How God’s love melts hatred

Just as mothers feel love for their children, what if we could feel complete and unqualified love for every single person everywhere, no exceptions? Not just a momentary love, but a sincere, honest, heartfelt, substantial love? That, of course, wouldn’t mean that we would be required to accept and adore the things people do that are hurtful and selfish. No, it would mean loving as God loves us all, knowing that, through the unchallengeable, incontestable power of God’s love, anyone can ultimately be cleansed of sin with finality.

Expressing and drinking in God’s love heals and redeems as nothing else can. A proverb in the Bible says, “Hatred stirreth up strifes: but love covereth all sins” (Proverbs 10:12). And Jesus told a crowd: “ Ye have heard that it hath been said, Thou shalt love thy neighbour, and hate thine enemy. But I say unto you, Love your enemies, bless them that curse you, do good to them that hate you, and pray for them which despitefully use you, and persecute you” (Matthew 5:43, 44).

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One may read Jesus’ statement and think, “OK, but Jesus would never say something like that if he met my enemies! The anger and hatred I’m feeling this time really is justified.” Yet, Jesus illustrated his trust in the power of “love your enemies” time and time again, and this power was demonstrated best in the inspiring way he overcame one politician’s immoral indifference. 

Jesus was unjustly accused, and the local governor, Pontius Pilate, went along with the accusation, which resulted in Jesus’ crucifixion (see Mark 15:1–15). Instead of being bitter, from up on the cross Jesus forgave and loved everyone involved, knowing that it was the power of God, divine Love, that would ensure his victory, including his ascension. Sentinel founder Mary Baker Eddy explains in Science and Health with Key to the Scriptures, “Hatred and its effects on the body are removed by Love” (p. 374).

Expressing and drinking in God’s love heals and redeems as nothing else can.

Is this same power—the same God, this same divine Love—present today? Yes! Jesus walked forward and through the most difficult challenge of his life on the strength of the unstoppable force of God as Love. And he taught us that we, too, can walk forward on this strength unwaveringly, knowing that God’s victory over evil is already ours.

Here comes the essential part—putting all this into practice. On some TV news stations, we get exposed to a parade of personalities, some of whom we’re encouraged to detest. A friend and I were remarking on what it feels like to join the chorus of voices complaining bitterly and angrily about people. It’s tempting! We laughed knowingly after my friend said that indulging in this could be described as momentarily “delicious.”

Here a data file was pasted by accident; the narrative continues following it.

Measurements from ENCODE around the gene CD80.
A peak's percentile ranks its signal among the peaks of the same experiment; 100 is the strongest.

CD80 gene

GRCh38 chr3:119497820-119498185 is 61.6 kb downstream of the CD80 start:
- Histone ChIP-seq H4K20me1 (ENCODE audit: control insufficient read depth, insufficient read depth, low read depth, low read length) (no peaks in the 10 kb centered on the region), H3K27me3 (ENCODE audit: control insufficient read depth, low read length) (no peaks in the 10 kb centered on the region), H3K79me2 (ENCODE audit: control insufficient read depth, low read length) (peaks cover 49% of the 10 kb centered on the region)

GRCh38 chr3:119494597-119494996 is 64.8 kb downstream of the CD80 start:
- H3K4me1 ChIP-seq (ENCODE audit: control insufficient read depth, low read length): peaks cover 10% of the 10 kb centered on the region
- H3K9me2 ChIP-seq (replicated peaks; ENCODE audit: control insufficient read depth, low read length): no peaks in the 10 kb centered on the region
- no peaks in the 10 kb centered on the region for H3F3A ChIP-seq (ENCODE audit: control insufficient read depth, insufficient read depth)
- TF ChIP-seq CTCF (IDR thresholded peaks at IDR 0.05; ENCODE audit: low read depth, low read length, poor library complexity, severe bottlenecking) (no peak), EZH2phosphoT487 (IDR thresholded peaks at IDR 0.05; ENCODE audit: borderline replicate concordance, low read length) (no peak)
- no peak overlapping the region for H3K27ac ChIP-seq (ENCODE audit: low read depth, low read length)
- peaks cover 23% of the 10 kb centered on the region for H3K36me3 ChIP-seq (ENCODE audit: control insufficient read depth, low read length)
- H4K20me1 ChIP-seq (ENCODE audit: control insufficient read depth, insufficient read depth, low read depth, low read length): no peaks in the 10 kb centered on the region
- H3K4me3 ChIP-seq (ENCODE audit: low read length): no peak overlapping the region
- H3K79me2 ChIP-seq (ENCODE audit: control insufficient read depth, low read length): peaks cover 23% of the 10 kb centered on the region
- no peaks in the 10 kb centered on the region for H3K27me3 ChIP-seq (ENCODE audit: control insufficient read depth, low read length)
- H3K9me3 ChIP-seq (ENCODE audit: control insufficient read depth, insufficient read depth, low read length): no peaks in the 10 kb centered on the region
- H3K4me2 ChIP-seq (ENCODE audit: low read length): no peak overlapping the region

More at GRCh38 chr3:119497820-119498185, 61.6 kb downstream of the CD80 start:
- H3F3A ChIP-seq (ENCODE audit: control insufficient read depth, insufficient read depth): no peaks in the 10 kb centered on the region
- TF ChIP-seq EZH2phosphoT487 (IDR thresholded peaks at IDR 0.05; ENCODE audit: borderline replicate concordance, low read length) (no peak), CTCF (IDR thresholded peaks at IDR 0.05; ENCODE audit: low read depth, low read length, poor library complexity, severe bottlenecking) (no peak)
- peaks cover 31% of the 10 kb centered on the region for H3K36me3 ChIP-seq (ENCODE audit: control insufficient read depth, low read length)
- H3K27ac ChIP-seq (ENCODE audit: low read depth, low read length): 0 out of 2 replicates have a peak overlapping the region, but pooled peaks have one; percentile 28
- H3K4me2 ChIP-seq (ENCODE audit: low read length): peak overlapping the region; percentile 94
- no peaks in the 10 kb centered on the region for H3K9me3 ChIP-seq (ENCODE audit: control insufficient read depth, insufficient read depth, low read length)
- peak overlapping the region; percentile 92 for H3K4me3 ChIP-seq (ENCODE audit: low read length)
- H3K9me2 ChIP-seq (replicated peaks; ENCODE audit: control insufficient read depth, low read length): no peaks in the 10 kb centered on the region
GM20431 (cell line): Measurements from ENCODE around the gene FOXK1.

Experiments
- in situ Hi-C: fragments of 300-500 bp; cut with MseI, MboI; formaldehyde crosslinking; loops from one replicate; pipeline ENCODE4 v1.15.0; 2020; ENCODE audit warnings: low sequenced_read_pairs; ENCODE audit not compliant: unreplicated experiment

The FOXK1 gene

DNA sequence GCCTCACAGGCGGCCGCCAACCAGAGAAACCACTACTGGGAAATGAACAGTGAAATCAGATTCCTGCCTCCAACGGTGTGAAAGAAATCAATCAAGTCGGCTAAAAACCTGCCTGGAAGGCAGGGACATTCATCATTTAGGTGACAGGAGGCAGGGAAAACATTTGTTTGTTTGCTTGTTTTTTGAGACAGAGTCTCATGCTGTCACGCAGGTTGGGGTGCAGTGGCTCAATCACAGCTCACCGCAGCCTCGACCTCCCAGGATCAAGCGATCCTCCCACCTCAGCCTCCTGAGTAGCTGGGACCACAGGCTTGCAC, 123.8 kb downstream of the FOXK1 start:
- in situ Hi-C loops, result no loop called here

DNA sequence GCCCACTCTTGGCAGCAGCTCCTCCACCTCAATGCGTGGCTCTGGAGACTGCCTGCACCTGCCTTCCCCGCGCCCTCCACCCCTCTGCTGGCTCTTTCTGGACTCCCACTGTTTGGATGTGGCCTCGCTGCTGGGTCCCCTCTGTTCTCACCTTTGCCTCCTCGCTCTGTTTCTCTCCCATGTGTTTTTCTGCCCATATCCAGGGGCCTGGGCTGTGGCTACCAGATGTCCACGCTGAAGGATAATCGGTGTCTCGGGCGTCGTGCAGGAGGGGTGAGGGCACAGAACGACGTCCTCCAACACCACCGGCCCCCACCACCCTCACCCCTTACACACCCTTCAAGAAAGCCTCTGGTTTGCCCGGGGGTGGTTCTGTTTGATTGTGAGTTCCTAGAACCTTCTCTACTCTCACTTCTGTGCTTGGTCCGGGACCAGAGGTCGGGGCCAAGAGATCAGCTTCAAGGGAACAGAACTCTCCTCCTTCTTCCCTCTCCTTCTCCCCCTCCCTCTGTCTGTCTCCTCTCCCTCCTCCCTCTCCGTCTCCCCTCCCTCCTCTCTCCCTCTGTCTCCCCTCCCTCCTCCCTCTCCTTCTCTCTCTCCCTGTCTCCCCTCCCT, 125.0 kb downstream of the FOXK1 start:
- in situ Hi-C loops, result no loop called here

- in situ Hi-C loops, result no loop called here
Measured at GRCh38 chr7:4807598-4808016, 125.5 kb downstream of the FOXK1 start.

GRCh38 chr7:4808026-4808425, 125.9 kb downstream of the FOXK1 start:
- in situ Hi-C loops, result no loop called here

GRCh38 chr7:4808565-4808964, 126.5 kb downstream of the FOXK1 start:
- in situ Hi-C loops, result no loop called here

Christian Science commands man to master the propensities,—to hold hatred in abeyance with kindness, to conquer lust with chastity, revenge with charity, and to overcome deceit with honesty. Choke these errors in their early stages, if you would not cherish an army of conspirators against health, happiness, and success. 

—Mary Baker Eddy, Science and Health with Key to the Scriptures, p. 405

“But,” he said, “there is a steep price to pay. It’s drinking from a poisoned chalice!” Yes, no doubt, to be indulging in perpetual disgust is to be swallowing big drafts of acidic hatred and raw anger. Mark Twain is usually credited with the quip, “Anger is an acid that can do more harm to the vessel in which it is stored than to anything on which it is poured.”

Since hatred harms the hater more than it does the hated, we should be glad to be leaving that habit behind in order for more of God’s powerful, healing love to fill our thoughts. The concept of loving your neighbor as yourself is basic to Christianity. And we need to start with ourselves. We each need to cherish our own spiritual purity by welcoming the cleansing presence of God’s love within. We can then affirm that Love is in authority everywhere, and is operating effectively and inevitably, not only within us, but even within those whom we could categorize as enemies. Praying in this way will do so much more good than the world’s mountains of anger and hatred could ever supposedly accomplish.

If someone has made our life difficult, it may be very hard to let anger be washed away by Love. But, even if only for our own sake, we need to be willing to release and permanently drop hatred. Just think of how deeply God loves both you and that other individual. Seriously—if you can just admit that, you have found a starting point for your freedom and healing.

And if someone continues to spit out hatred toward you, you can follow Jesus’ example, basking in the unmovable, present love of God. Take refuge in it. No one has said this would always be easy, but don’t be tempted to return to hatred! If someone who is your close friend drinks from that poisonous chalice of terrible anger, calmly resist the temptation to take a sip, and be grateful that with divine Love all good is possible.

Be willing to release and permanently drop hatred.

We can watch and see for ourselves how expressing and feeling God’s love within spiritualizes thought, and is—not just momentarily, but permanently—delicious! “For God hath not given us the spirit of fear; but of power, and of love, and of a sound mind,” says the Bible (II Timothy 1:7). To behold God’s love reflected in everyone, without exception, is effective prayer—melting hatred and illumining the way for others to do the same.

Look from a higher vantage point
June 18, 2018

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